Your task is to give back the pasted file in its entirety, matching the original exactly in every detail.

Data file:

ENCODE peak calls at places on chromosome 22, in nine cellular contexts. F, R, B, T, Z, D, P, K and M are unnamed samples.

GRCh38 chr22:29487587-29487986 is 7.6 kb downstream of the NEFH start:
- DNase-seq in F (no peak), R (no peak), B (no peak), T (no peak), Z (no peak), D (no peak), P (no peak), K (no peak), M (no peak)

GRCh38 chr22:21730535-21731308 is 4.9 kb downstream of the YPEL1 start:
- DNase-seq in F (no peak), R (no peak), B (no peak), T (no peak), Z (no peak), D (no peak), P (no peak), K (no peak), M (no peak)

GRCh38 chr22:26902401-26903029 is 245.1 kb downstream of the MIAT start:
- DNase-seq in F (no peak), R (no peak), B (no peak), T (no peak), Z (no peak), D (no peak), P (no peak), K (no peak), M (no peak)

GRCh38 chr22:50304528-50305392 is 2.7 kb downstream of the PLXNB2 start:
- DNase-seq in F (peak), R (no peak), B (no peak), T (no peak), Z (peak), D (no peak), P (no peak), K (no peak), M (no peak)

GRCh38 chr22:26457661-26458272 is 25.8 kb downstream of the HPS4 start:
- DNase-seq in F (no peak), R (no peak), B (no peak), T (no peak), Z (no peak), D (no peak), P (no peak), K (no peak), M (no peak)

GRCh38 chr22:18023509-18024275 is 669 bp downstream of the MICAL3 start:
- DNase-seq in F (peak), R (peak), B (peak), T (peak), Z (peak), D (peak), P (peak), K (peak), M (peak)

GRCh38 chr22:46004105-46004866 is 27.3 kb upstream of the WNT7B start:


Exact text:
ENCODE peak calls at places on chromosome 22, in nine cellular contexts. F, R, B, T, Z, D, P, K and M are unnamed samples.

GRCh38 chr22:29487587-29487986 is 7.6 kb downstream of the NEFH start:
- DNase-seq in F (no peak), R (no peak), B (no peak), T (no peak), Z (no peak), D (no peak), P (no peak), K (no peak), M (no peak)

GRCh38 chr22:21730535-21731308 is 4.9 kb downstream of the YPEL1 start:
- DNase-seq in F (no peak), R (no peak), B (no peak), T (no peak), Z (no peak), D (no peak), P (no peak), K (no peak), M (no peak)

GRCh38 chr22:26902401-26903029 is 245.1 kb downstream of the MIAT start:
- DNase-seq in F (no peak), R (no peak), B (no peak), T (no peak), Z (no peak), D (no peak), P (no peak), K (no peak), M (no peak)

GRCh38 chr22:50304528-50305392 is 2.7 kb downstream of the PLXNB2 start:
- DNase-seq in F (peak), R (no peak), B (no peak), T (no peak), Z (peak), D (no peak), P (no peak), K (no peak), M (no peak)

GRCh38 chr22:26457661-26458272 is 25.8 kb downstream of the HPS4 start:
- DNase-seq in F (no peak), R (no peak), B (no peak), T (no peak), Z (no peak), D (no peak), P (no peak), K (no peak), M (no peak)

GRCh38 chr22:18023509-18024275 is 669 bp downstream of the MICAL3 start:
- DNase-seq in F (peak), R (peak), B (peak), T (peak), Z (peak), D (peak), P (peak), K (peak), M (peak)

GRCh38 chr22:46004105-46004866 is 27.3 kb upstream of the WNT7B start: